The Maryland House and Senate approved separate measures today that would allow the state to grant amnesty to tax delinquents in a one-time program to begin later this year.
The legislative action adds Maryland to a growing list of states that have discovered they can raise millions of dollars quickly by allowing tax delinquents to repay back taxes over a limited period of time without fear of penalty.
In Maryland, more than $80 million in back taxes are outstanding, but officials estimate the state could recover at least $8 million during a 60-day amnesty period scheduled for next winter.
Although both chambers agree on the need for the amnesty program, they part company over how the tax revenue should be used. Differences will go to a conference committee of the two houses.
The bill sponsored in the House by Del. Mary H. Boergers (D-Montgomery) would earmark 60 percent of the money for local jurisdictions to help offset the loss of federal revenue-sharing funds that were discontinued this year.
The Senate bill, sponsored by Sen. Decatur Trotter (D-Prince George's), contains no such provision. It passed today with no debate on a 43-to-4 vote.
But in the House, legislators who oppose the revenue-sharing provision failed to strip it from the bill after two days of vigorous floor debate.
Del. Robert R. Neall (R-Anne Arundel) argued against committing the state to doling out to local jurisdictions revenues that could be used to finance state programs. "We may not have the cash in hand . . . to put the savings and loan crisis behind us," he warned. "The State of Maryland has problems of its own right now. I don't see how we can give that money away."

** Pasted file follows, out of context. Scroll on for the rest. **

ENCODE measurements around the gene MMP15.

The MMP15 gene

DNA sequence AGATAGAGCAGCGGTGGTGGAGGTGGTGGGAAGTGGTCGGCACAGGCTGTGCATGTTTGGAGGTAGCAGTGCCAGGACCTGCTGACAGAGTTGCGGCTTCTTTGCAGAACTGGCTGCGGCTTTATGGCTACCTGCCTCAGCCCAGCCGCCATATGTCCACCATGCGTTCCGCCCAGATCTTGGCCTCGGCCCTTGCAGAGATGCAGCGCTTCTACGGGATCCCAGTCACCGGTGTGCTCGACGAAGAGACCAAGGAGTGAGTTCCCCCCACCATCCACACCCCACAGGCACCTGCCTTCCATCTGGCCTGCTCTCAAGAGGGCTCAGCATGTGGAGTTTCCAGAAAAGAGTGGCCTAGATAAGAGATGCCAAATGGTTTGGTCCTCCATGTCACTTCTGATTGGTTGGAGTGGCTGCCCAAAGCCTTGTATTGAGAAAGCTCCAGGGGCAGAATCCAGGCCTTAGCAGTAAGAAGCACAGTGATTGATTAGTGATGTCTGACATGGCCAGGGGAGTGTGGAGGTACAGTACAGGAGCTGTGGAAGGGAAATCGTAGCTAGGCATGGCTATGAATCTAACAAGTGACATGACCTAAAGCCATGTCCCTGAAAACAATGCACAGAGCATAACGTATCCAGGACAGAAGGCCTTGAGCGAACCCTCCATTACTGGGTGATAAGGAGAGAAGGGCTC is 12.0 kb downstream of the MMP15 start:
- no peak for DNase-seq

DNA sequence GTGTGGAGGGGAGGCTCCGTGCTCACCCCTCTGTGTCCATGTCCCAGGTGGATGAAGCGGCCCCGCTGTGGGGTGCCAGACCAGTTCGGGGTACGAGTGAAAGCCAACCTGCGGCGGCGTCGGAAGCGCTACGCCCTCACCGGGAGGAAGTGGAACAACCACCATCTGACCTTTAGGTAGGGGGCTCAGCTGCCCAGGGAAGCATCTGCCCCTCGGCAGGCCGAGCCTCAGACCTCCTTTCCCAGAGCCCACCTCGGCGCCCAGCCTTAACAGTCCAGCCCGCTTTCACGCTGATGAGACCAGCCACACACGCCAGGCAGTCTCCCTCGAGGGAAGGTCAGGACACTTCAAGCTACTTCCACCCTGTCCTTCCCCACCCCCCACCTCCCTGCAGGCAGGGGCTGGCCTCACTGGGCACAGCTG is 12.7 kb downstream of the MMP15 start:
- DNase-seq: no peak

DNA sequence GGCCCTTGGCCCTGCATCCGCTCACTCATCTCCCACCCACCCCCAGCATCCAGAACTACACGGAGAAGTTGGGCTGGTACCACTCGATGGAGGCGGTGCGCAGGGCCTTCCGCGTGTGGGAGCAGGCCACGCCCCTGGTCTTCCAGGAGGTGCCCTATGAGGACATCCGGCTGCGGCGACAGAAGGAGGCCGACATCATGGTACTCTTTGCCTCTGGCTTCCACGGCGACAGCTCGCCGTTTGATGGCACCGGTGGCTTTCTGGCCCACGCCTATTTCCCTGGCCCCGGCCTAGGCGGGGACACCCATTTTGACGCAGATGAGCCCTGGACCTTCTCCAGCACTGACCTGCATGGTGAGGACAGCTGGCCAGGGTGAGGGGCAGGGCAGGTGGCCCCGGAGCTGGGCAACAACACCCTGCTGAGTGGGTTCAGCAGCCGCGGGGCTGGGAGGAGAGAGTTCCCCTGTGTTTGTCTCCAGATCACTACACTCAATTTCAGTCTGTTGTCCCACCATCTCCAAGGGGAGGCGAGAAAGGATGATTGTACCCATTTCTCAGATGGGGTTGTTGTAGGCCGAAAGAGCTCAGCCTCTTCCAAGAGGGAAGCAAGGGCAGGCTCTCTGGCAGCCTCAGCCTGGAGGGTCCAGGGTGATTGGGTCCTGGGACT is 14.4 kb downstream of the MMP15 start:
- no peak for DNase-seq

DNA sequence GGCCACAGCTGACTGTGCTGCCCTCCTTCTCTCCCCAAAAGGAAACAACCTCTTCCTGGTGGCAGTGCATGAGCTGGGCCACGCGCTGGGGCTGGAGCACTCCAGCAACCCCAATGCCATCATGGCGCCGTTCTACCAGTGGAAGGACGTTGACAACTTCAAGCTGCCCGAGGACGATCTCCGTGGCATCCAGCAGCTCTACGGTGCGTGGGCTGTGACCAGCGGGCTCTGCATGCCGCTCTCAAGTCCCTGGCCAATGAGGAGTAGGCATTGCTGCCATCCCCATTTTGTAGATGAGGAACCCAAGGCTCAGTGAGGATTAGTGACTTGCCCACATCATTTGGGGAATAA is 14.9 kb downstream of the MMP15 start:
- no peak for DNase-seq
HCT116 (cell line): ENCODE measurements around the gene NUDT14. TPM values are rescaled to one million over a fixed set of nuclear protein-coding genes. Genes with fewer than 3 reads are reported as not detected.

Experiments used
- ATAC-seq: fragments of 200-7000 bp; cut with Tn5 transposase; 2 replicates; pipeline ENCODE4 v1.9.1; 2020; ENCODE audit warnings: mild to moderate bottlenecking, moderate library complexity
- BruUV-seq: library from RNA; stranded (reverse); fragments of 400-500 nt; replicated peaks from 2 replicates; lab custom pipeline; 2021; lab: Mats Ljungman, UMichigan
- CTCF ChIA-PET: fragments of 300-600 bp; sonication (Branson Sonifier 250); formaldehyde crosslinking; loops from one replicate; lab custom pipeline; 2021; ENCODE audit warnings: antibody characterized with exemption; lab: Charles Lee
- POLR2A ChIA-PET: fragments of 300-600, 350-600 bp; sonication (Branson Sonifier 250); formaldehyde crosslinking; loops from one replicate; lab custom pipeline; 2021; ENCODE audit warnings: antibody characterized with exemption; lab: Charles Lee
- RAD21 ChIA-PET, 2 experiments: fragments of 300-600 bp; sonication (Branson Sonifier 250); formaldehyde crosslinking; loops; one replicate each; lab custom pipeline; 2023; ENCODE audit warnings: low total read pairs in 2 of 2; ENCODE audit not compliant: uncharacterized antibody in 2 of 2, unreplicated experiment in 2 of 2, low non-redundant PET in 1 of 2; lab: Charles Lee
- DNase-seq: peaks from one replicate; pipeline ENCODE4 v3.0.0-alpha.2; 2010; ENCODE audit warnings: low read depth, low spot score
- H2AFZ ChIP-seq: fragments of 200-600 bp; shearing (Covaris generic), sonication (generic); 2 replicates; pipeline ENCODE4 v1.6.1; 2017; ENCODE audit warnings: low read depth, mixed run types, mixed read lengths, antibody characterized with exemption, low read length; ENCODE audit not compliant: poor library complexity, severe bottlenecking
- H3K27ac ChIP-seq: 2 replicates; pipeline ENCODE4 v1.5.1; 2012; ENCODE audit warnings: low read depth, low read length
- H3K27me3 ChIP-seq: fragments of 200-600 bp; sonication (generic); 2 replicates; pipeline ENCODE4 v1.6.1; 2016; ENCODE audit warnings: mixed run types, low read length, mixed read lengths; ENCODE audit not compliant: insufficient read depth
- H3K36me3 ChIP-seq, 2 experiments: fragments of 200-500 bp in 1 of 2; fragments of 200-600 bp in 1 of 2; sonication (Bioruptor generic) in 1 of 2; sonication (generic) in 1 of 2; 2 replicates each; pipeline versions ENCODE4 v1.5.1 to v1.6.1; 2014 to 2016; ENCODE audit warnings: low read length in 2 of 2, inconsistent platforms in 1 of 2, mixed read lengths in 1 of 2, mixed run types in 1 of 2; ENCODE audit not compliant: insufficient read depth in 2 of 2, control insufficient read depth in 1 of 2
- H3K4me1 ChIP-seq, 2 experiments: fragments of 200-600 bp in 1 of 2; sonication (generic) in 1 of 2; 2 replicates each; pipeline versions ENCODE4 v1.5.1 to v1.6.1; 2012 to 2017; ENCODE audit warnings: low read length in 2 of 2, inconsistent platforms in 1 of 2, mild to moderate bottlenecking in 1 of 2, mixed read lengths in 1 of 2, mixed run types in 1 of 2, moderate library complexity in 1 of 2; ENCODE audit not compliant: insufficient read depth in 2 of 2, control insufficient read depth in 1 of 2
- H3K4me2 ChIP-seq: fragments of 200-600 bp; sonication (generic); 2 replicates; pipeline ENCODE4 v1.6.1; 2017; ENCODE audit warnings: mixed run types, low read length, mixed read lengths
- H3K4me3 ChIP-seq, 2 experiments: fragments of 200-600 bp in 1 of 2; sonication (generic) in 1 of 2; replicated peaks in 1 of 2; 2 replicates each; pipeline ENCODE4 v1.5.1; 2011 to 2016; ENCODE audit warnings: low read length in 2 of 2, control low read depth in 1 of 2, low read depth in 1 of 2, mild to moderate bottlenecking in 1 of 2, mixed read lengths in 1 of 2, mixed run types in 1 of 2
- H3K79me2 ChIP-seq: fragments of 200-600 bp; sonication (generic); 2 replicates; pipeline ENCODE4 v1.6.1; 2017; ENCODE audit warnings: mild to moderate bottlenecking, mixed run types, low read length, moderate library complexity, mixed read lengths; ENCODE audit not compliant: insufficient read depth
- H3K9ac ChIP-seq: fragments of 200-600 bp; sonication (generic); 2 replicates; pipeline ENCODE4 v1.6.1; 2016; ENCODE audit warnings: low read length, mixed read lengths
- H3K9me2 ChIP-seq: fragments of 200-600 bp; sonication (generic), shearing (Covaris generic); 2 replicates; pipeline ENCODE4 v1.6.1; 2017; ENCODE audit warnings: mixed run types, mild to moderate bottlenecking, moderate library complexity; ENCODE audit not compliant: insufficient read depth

The bill passed the House by a vote of 86 to 45 on the strength of pleas from its sponsors, who argued that localities also need more funds for programs.
"Our subdivisions should not be the ones to pay for the S&L crisis," said Boergers. "Everyone should have to."
In other action today -- which reached its high point with a visit from the Naval Academy basketball team and 6-foot-11-inch center David Robinson -- the House Judiciary Committee continued its disagreement with the Senate over how best to address rising insurance rates.
The House panel voted today to limit some injury lawsuit awards -- for noneconomic or so-called "pain and suffering" -- to $425,000.
The panel had debated whether the state should limit all damage awards, including compensation for such economic hardship as medical bills and job loss, or just noneconomic damages.
Clouding the debate were questions over whether the limits would have any effect on insurance rates. Most members of the panel, the majority of whom are lawyers, argued that making changes in the judicial system, such as imposing limits, would do little to affect rates. They said they are convinced that the nation's current insurance crisis has been caused by years of unsound pricing and investment practices by insurance companies.
"Whether it's a crisis induced by the insurance companies or not, I think they're the main part of it," said Judiciary Committee Chairman Joseph E. Owens (D-Montgomery). Nevertheless, Owens proposed a sweeping $1 million limit on all damage awards in all personal injury lawsuits, saying, "I have problems with a cap, period, but if that's the only way we can solve the insurance problem I guess we'll have to do it."
But after nearly an hour of debate and several weeks of private discussions, the panel bypassed the recommendation of its powerful chairman and voted to limit only the noneconomic awards.
The move puts the House panel at odds with the Senate, which has voted to limit only pain and suffering awards at $350,000, but only in cases involving medical malpractice. Sen. Walter M. Baker (D-Cecil), who heads a subcommitee that reviewed the insurance package, said the House version would be difficult to pass. "I think it's an overreaction," he said.
Both houses have been considering bills aimed at curbing rising rates by making lawsuits more difficult to bring and less lucrative for those seeking claims. But the two bodies have disagreed over how far such controversial restrictions should go, and whether they should apply to all lawsuits or just those affecting doctors.